Sales / E-commerce

10 things to do early on to build a scalable ecommerce business

Sujan Patel

Updated: Jun 01, 2020 · 8 min read

Toolkit for download in this article

scalable ecommerce

Few ecommerce sellers launch their stores with the goal of only ever selling a handful of items per week. Most want much, much more than that—yet the way they set up their businesses in the early days often holds them back from achieving the kind of growth they desire down the road.

In a previous post, it was emphasized how this conflict often plays out when ecommerce entrepreneurs first launch their companies:

“In the early days, it can be tempting to go with the quick (or cheap) fix. Money, time, and expertise can be in short supply, and investing in basic solutions that don’t require a huge financial investment or learning curve can seem like the wisest solution.”

It’s not that building a scalable ecommerce enterprise has to be expensive. But there are steps you need to take early on to be able to manage high sales volumes in the future. Here are 10 of them to get you started:

1. Choose the right ecommerce platform

A hand-coded ecommerce shop that requires time-consuming upkeep will slow your future growth. Platforms like Shopify and BigCommerce offer affordable—and, more importantly, scalable—packages that can grow with you as your store takes off.

2. Drop shipping, if possible

Drop shipping is, perhaps, the most scalable ecommerce arrangement out there, as the seller is never bothered with physical inventory. Instead, once an order is placed with the store, it’s referred out to a drop shipping partner who handles order processing, fulfillment, shipping, and returns (for a fee, of course).

Drop shipping has its pros and cons, and it isn’t a fit for every product type. If you want to pursue drop shipping, look for partners that integrate with your chosen ecommerce platform (for example, the way Oberlo integrates with Shopify).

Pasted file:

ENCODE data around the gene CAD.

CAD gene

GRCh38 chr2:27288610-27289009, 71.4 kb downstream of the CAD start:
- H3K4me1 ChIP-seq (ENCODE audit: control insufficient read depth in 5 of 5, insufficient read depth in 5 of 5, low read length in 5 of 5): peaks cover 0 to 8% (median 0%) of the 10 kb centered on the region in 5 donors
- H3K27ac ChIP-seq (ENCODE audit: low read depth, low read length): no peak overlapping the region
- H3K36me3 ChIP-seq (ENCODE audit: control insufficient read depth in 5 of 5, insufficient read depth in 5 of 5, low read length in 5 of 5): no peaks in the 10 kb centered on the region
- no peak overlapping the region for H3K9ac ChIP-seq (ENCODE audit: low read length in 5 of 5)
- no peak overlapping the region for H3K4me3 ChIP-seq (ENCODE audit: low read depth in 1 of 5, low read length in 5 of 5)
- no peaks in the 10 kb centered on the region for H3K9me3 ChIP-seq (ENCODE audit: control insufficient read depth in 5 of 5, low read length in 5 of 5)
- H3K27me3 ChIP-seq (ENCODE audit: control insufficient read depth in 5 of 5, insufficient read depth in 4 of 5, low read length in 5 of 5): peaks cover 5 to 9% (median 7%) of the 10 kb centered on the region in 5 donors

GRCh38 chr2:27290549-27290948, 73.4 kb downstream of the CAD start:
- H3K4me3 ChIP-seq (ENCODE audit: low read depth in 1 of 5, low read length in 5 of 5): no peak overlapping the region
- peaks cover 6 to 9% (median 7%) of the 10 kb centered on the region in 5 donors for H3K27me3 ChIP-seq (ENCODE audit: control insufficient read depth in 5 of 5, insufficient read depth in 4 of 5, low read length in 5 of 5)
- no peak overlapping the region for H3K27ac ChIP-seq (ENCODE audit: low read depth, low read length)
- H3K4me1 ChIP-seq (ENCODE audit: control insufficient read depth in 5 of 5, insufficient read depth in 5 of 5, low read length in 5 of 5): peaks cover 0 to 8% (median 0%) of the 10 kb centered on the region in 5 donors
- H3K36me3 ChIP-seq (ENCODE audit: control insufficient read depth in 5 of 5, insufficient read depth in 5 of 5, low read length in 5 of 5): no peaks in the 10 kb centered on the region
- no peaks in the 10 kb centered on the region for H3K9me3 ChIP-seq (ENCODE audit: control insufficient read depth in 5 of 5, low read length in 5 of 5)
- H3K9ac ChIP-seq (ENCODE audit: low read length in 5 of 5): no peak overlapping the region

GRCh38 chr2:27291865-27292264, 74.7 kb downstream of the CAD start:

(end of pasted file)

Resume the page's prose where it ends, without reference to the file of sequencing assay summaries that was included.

3. Look for a manufacturing partner with scalable capacity

If drop shipping isn’t a good choice for your business and you’ve decided to go the custom manufacturing route, pay close attention to the scalability of any companies you partner with.

If you partner with a manufacturer through a platform like Alibaba, total capacity may be stated outright in the company’s listing (as pictured below):


If it isn’t, you may have to do some digging. Don’t get caught with a manufacturing partner that’ll leave you back-ordered as demand for your products increases.

4. Identify fulfillment and distribution partners

A “middle ground” between drop shipping and handling all aspects of order management in-house, fulfillment and distribution partners can increase your scalability by warehousing your products and handling logistics as orders are placed.

Yes, you’ll lose a cut of your profits again. But in exchange, you won’t have to take on renting warehouse space yourself, negotiating shipping rates with carriers or building a team to handle order processing.

5. Use an inventory management system

Items that are regularly out-of-stock on your website will frustrate users—enough that some of them won’t come back. BusinessWire data, shared by Shopify, suggests that “companies around the world lose $634 billion every single year due to stock-outs.”

An inventory management system can help. Look for one that supports all the channels where you plan to sell and that tracks kitted inventory (if your products involve multiple components or configurations). Ordoro and FishBowl are two good places to start.

6. Start building an email list

McKinsey reports that “The average order value of an email is at least three times higher than that of social media.”